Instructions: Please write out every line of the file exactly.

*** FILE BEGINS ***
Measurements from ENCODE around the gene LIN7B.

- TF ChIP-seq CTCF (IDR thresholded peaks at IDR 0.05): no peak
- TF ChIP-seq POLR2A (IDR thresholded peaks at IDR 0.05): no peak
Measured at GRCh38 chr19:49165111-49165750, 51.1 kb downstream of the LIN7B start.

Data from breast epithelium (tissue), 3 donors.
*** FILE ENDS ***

Measurements from ENCODE around the gene LIN7B.

- TF ChIP-seq CTCF (IDR thresholded peaks at IDR 0.05): no peak
- TF ChIP-seq POLR2A (IDR thresholded peaks at IDR 0.05): no peak
Measured at GRCh38 chr19:49165111-49165750, 51.1 kb downstream of the LIN7B start.

Data from breast epithelium (tissue), 3 donors.